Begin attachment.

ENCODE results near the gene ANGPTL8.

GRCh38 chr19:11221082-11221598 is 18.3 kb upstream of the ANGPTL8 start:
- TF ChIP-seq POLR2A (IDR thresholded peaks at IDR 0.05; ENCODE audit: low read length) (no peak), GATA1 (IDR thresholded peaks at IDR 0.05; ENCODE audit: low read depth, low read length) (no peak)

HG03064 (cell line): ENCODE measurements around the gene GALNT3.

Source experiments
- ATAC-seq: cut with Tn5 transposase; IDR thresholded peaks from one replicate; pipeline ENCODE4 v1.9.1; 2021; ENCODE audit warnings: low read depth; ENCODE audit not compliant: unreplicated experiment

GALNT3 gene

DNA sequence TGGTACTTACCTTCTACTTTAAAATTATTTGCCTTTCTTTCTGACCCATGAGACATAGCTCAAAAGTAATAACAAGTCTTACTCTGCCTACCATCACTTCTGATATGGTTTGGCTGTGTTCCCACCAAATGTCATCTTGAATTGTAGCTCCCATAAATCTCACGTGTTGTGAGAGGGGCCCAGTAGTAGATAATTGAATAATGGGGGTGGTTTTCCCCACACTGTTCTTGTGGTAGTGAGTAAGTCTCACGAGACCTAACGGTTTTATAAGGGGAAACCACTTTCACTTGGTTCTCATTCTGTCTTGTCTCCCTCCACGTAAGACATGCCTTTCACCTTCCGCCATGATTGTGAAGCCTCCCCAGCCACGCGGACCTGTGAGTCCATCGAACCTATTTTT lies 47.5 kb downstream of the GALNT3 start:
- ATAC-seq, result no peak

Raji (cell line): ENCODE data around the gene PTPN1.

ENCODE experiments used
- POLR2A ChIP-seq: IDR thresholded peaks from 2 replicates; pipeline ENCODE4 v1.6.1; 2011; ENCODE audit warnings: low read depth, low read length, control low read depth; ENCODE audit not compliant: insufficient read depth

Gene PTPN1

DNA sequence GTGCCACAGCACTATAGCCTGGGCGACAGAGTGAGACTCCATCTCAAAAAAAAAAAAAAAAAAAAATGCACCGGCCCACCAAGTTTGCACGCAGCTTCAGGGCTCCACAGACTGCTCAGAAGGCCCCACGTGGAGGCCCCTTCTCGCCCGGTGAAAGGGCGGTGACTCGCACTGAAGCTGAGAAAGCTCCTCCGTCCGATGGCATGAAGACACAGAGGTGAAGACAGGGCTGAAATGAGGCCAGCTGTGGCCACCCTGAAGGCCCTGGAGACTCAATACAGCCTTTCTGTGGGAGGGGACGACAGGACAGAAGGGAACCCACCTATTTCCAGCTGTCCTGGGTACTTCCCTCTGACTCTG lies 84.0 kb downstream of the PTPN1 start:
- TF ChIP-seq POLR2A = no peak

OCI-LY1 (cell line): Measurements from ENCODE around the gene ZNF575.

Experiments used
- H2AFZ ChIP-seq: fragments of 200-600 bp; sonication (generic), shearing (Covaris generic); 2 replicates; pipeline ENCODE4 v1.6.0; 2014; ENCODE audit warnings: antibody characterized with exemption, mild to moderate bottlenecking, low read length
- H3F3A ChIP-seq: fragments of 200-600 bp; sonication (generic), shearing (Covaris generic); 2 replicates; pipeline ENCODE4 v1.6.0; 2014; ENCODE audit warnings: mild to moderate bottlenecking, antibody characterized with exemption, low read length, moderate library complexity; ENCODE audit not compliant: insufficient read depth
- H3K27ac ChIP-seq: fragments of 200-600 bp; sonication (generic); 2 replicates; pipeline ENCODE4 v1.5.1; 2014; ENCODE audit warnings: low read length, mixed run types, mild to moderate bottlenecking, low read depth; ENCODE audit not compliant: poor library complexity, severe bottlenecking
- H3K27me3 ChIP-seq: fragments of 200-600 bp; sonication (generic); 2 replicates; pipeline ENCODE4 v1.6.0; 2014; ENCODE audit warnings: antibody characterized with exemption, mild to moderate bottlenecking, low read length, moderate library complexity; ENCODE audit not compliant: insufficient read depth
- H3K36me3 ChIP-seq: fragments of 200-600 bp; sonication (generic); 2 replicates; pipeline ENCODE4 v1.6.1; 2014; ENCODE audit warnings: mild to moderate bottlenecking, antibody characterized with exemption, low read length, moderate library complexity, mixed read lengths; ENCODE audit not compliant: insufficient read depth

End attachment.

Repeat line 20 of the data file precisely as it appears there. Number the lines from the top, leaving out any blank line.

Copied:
- H3K27ac ChIP-seq: fragments of 200-600 bp; sonication (generic); 2 replicates; pipeline ENCODE4 v1.5.1; 2014; ENCODE audit warnings: low read length, mixed run types, mild to moderate bottlenecking, low read depth; ENCODE audit not compliant: poor library complexity, severe bottlenecking